Chorus Aviation beat expectations even though the airline says its net profits dropped 65% in the second quarter on a continued decrease in revenues and a series of unusual items.The Halifax-based airline formerly known as Jazz said net income was $7.9-million, or 6¢ per share, which was a decline from $22.6-million or 18¢ per share a year earlier.Revenues fell to $410.3-million from $426.3-million a year ago, Chorus reported Tuesday after markets closed.Excluding one-time costs, adjusted profit was $21.4-million or 17¢ per share, compared to $27.2-million or 22¢ per share in the year-ago period.Chorus Aviation’s adjusted profits were expected to drop by more than 31% to 15¢ per share on $404.4-million, according to analysts polled by Thomson Reuters.“We experienced positive operational and financial performance in the second quarter,” stated president and CEO Joseph Randell in a release.He said the profits were impacted by $13.5-million in unrealized foreign exchange loss on long-term debt and finance leases which had no impact on cash flows, and by $2.3-million in expenses related to an ongoing employee voluntary separation program that will reduce costs.Chorus and Air Canada have been in an arbitration process for many months over so-called benchmarking.Both sides agreed to compare, or benchmark, the growth of controllable costs at Chorus’ operating subsidiary, Jazz Aviation, to similar operators in the U.S. in past years.However, it was sent to private arbitration after they disagreed on the methodology to ensure controllable costs — including salaries and wages, maintenance and overhead.After concluding the final round of hearings, Chorus said it’s confident that its positions will prevail. It nonetheless cut its dividend in half to 7.5 cents per share in May citing increased financial risk of potential retroactive payments to Air Canada.On the Toronto Stock Exchange, Chorus shares were unchanged at $2.24 in Tuesday trading. The value of the shares plummeted after the dividend cut and are valued at less than half the 52-week high of $4.71.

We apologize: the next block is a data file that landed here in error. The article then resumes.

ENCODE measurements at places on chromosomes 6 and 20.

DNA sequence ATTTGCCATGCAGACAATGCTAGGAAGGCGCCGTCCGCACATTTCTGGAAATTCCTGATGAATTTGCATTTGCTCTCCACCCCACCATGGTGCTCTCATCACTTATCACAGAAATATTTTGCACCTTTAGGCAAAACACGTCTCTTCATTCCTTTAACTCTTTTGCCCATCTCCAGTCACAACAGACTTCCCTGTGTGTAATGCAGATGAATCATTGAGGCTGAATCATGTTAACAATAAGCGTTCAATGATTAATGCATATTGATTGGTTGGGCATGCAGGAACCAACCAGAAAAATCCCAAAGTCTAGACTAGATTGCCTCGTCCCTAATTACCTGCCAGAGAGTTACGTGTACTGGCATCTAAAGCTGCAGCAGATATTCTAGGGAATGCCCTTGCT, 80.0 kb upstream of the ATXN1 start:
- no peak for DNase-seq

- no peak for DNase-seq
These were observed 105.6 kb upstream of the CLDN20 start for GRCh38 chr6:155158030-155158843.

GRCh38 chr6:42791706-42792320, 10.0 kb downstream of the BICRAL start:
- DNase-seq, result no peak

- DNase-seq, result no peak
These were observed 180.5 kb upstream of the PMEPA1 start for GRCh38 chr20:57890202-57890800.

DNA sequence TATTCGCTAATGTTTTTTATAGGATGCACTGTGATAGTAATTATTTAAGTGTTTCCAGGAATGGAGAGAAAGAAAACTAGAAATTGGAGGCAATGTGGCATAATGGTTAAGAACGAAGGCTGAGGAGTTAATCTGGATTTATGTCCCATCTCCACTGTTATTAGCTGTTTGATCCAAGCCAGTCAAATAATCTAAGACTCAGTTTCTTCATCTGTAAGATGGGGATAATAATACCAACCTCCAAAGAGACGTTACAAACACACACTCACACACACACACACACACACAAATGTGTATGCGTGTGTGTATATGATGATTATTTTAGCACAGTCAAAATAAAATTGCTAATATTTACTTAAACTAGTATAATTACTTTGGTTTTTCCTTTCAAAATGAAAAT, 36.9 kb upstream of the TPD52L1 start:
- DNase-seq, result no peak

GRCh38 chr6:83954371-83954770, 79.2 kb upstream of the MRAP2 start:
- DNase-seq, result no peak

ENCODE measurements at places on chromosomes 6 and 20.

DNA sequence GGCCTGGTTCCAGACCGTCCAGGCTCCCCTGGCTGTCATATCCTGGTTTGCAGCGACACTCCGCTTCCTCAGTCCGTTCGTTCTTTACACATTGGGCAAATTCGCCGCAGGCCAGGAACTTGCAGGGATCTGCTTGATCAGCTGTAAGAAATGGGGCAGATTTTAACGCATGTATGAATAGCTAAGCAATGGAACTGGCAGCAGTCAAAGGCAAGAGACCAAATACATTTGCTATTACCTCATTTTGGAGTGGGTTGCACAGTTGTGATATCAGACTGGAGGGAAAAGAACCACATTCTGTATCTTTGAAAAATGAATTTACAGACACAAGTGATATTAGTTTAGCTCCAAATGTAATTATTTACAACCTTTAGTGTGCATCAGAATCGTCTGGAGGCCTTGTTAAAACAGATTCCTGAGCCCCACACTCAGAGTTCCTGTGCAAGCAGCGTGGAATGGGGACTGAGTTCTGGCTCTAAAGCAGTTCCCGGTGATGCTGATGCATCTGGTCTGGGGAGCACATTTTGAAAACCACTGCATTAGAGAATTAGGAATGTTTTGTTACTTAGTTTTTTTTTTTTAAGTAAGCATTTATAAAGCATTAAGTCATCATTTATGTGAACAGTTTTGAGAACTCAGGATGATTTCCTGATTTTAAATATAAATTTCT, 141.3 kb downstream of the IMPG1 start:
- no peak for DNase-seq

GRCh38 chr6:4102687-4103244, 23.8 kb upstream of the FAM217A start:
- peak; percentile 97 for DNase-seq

Addressing a conference on AIDS orphans in Africa, Special Envoy Stephen Lewis said the lack of treatment suitable for children was a long-time problem, but the UN Children’s Fund (UNICEF) and the World Health Organization (WHO) were now trying to find solutions.”The most important touch of solace on the horizon is that UNICEF and WHO have come together in an effort to address the most complex aspects of this predicament,” he said. “It’s estimated that if we started immediately, we could get certain paediatric formulations onto the market within 18 months.”Nonetheless, the 2.2 million children already living with AIDS were likely to lose the race against time, he said.The most effective way to stop the infection of children was to stop transmission from the pregnant mother to the developing child, but only 10 per cent of HIV-infected expectant mothers in Africa could access clinics providing prevention of mother to child transmission (PMTCT), he said.Those clinics were distributing single-dose nevirapine, which if 80 per cent of infected African women got it, would reduce child infection by half, or 300,000 cases, Mr. Lewis said.”On the other hand, in the West, using full-anti-retroviral (ATV) intervention, what we call triple dose therapy, the numbers of infected children have been cut virtually to zero,” he said, asking, “How long will this double standard be tolerated? How long will the lives of African children be considered of lesser worth?”